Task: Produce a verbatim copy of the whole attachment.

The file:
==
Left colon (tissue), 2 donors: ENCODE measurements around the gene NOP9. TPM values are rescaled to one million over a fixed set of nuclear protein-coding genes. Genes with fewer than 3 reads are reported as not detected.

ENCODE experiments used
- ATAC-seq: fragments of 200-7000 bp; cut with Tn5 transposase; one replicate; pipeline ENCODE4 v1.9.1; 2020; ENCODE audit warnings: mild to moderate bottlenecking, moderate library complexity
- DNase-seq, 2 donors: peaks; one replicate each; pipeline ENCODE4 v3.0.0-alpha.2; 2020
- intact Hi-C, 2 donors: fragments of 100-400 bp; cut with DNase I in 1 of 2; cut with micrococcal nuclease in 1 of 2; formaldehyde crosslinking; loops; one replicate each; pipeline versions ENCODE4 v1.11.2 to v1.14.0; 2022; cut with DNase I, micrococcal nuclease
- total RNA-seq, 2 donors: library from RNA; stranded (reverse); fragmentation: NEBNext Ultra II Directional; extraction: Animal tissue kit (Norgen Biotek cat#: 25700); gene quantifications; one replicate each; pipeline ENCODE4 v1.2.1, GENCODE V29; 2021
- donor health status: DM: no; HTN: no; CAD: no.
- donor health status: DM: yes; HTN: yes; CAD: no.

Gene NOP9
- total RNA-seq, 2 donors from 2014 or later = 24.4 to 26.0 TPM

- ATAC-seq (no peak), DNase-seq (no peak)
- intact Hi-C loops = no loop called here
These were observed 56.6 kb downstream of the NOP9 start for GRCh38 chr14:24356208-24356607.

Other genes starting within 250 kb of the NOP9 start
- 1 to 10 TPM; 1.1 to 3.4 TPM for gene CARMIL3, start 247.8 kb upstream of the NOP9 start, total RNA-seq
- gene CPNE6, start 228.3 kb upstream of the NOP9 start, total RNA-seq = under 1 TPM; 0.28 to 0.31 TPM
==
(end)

Left colon (tissue), 2 donors: ENCODE measurements around the gene NOP9. TPM values are rescaled to one million over a fixed set of nuclear protein-coding genes. Genes with fewer than 3 reads are reported as not detected.

ENCODE experiments used
- ATAC-seq: fragments of 200-7000 bp; cut with Tn5 transposase; one replicate; pipeline ENCODE4 v1.9.1; 2020; ENCODE audit warnings: mild to moderate bottlenecking, moderate library complexity
- DNase-seq, 2 donors: peaks; one replicate each; pipeline ENCODE4 v3.0.0-alpha.2; 2020
- intact Hi-C, 2 donors: fragments of 100-400 bp; cut with DNase I in 1 of 2; cut with micrococcal nuclease in 1 of 2; formaldehyde crosslinking; loops; one replicate each; pipeline versions ENCODE4 v1.11.2 to v1.14.0; 2022; cut with DNase I, micrococcal nuclease
- total RNA-seq, 2 donors: library from RNA; stranded (reverse); fragmentation: NEBNext Ultra II Directional; extraction: Animal tissue kit (Norgen Biotek cat#: 25700); gene quantifications; one replicate each; pipeline ENCODE4 v1.2.1, GENCODE V29; 2021
- donor health status: DM: no; HTN: no; CAD: no.
- donor health status: DM: yes; HTN: yes; CAD: no.

Gene NOP9
- total RNA-seq, 2 donors from 2014 or later = 24.4 to 26.0 TPM

- ATAC-seq (no peak), DNase-seq (no peak)
- intact Hi-C loops = no loop called here
These were observed 56.6 kb downstream of the NOP9 start for GRCh38 chr14:24356208-24356607.

Other genes starting within 250 kb of the NOP9 start
- 1 to 10 TPM; 1.1 to 3.4 TPM for gene CARMIL3, start 247.8 kb upstream of the NOP9 start, total RNA-seq
- gene CPNE6, start 228.3 kb upstream of the NOP9 start, total RNA-seq = under 1 TPM; 0.28 to 0.31 TPM